A conversation with Alan Siskind

Last week I chatted with Alan Siskind.  Alan has a doctorate in social work, and although he retired about 5 years ago from an executive position in human services (and by retired I mean now he only works part-time in private clinical practice…only, haha), he has never retired from his work to end institutional racism.

Alan spent a good portion of his career working as the Chief Executive Officer of the Jewish Board of Family and Children’s Services, where he had the opportunity to work alongside Mary Pender Greene, LCSW-R, who was the Assistant Executive Director for the same organization.  Along with the JBFCS current CEO Paul Levine and many other dedicated JBFCS staff members, Mary and Alan worked hard to diversify their professional staff.   And although they had a great amount of success in this endeavor, they felt strongly that the disease of racism went far deeper into their work in human services; it is, in fact, a systemic, structural issue.

[To read more about the work being done at JBFCS on racism: What is COR (Confronting Organizational Racism)? ]

In response to this, Mary and Alan began a comprehensive approach to ending institutionalized racism in social services.  It is clear to Mary, Alan and their comrades that racism not only adversely effects the lives and livelihoods of people (both whites and people of color) working within their agencies, but also and perhaps more dramatically, racism is creating unbelievable tragedy and oppression for their clients.

Mary and Alan continue to work together in the Antiracist Discussion for Human Service Educators, Practitioners, Executives and Managers community alongside some other fantastic professionals.  Alan agreed completely with Mary’s previous sentiment: the truly profound accomplishment of this group is their commitment to keep coming back to meet with each other, and in going out into their communities and doing this work everyday.  Alan also adds that he has been moved by the ability of the group to provide meaningful support to each other.  He shared that the the group is a wonderful mixture of social workers and agency directors, people of color and whites; a really diverse group of collaborators.  A support group for those in the fight to end institutional racism, and a space for all people to come and talk about their experiences with racism, to add new perspectives and approaches to the work.  Alan said he is excited to gain new views and knowledge every time he attends, no matter how many years he participates.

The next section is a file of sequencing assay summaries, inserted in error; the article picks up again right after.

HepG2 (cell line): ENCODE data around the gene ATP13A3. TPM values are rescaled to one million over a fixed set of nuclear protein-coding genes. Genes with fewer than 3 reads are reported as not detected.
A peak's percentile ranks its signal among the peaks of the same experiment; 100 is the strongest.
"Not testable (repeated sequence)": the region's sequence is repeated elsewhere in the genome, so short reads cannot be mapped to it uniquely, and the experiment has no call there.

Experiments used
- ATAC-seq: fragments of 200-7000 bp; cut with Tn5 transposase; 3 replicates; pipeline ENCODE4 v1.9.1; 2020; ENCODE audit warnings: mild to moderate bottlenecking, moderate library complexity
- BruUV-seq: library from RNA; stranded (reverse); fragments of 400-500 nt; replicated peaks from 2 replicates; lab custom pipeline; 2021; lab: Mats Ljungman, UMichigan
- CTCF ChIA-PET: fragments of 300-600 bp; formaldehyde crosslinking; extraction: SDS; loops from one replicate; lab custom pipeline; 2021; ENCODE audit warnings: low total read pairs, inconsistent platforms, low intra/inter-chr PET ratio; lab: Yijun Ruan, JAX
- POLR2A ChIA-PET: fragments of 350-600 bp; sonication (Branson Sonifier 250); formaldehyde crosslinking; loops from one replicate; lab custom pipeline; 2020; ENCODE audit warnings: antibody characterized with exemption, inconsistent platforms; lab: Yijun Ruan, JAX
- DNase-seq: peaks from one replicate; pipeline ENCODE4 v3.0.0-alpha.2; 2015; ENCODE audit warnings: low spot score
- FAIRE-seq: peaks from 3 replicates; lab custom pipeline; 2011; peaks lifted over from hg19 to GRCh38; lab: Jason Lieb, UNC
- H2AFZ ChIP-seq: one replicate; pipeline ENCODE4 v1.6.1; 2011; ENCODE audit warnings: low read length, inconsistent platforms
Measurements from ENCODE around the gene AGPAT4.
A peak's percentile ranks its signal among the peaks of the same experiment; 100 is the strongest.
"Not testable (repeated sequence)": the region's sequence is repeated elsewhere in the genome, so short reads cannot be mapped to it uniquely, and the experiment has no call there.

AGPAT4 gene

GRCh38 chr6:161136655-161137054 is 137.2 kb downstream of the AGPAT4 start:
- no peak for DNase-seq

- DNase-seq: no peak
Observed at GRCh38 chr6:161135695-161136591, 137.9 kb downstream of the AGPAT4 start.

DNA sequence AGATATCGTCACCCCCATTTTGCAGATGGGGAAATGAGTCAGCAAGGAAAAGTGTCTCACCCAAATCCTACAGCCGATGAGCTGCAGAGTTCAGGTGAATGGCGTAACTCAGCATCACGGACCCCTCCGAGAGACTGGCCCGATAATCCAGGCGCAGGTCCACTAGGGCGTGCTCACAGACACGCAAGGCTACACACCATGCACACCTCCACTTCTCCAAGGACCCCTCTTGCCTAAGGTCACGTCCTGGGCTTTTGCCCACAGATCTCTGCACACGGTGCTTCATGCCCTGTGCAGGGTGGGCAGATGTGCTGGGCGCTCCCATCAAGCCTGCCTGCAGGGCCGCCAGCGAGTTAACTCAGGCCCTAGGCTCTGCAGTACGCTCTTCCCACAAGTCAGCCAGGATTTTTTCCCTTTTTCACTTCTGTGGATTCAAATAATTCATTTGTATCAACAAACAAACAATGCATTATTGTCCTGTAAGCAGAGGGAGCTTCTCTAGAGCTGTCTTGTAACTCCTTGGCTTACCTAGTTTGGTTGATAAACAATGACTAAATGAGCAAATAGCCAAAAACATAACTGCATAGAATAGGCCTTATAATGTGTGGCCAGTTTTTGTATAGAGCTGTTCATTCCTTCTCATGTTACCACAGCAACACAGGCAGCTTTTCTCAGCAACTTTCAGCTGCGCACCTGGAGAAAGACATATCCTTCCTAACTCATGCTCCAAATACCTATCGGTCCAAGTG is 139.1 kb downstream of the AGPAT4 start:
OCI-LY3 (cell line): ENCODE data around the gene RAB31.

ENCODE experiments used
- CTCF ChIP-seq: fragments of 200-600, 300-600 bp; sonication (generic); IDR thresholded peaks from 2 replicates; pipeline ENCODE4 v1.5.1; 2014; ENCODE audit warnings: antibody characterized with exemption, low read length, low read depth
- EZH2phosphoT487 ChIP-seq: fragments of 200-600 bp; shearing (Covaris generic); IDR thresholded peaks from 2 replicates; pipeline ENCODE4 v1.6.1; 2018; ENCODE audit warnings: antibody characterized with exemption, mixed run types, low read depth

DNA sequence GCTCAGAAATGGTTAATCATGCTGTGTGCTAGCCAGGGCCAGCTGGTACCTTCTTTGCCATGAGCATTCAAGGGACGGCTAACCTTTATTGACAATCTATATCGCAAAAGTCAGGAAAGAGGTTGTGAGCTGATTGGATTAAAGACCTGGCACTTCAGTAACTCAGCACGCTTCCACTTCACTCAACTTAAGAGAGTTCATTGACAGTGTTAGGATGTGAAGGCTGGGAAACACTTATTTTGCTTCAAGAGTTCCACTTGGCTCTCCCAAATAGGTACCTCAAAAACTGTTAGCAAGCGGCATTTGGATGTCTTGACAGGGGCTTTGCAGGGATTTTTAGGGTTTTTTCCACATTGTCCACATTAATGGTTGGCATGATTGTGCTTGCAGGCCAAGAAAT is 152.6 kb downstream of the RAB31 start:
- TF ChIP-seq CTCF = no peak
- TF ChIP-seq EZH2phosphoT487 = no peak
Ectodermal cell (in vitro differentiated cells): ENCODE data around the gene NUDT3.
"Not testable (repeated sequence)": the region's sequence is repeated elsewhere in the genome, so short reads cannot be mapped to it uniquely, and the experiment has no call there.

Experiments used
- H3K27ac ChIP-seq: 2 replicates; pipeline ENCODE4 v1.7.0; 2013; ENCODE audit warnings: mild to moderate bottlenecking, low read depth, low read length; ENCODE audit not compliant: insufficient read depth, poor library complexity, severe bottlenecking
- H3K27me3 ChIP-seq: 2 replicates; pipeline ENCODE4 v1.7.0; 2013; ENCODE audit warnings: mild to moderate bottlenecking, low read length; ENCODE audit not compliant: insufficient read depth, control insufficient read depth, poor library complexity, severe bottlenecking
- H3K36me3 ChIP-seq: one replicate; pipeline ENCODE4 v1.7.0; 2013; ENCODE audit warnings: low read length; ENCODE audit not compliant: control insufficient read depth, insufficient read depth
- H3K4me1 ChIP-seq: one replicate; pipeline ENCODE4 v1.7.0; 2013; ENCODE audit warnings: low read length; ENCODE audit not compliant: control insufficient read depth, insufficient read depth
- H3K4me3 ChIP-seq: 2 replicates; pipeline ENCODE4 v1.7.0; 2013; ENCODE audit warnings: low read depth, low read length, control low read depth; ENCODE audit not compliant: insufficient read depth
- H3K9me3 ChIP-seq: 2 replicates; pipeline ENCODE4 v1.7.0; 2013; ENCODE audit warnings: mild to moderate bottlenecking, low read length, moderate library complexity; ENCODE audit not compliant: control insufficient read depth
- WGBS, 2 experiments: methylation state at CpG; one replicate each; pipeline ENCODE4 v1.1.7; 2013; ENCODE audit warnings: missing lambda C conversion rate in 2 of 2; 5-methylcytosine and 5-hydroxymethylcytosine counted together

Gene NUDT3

[For more information on this group, or to attend one of their meetings, please go to the ARA meetings calendar: Monthly Meetings]

Alan also had some exciting information to share in regard to a collaboration between Dr. Alma Carten, Mary and himself on editing an in-progress book from the field…but I am going to wait to speak to this until I have a conversation with Alma (Professor Alma Carten), another impressive Social Worker and lead editor for the project.

For now, I just want to reverberate Alan’s message: if you are in the field of human services, and you are looking for a way to get connected and have support in your anti-racist work, please come and participate in their meetings.  They meet every 1st Monday of the month from noon until 2pm at JBFCS (135 West 50th Street, Between 5th and 6th, 6th floor), and you can (and should for entry purposes) rsvp by letting Mary or Alan know.  Mary can be reached at mlpenderg@gmail.com /212-245-2510, Alan at asiskind2@gmail.com.

“Racism is like alcoholism. It takes over our minds and ultimately effects our physical and mental health. While, like alcoholism, racism isn’t really cured in any of us, and the best we can do is be in recovery, we can by confronting our own participation in racist structures, begin a healing process for communities of color and ourselves.”

Thanks for your work Alan, and for using your career and now free time to invest in our communal recovery.

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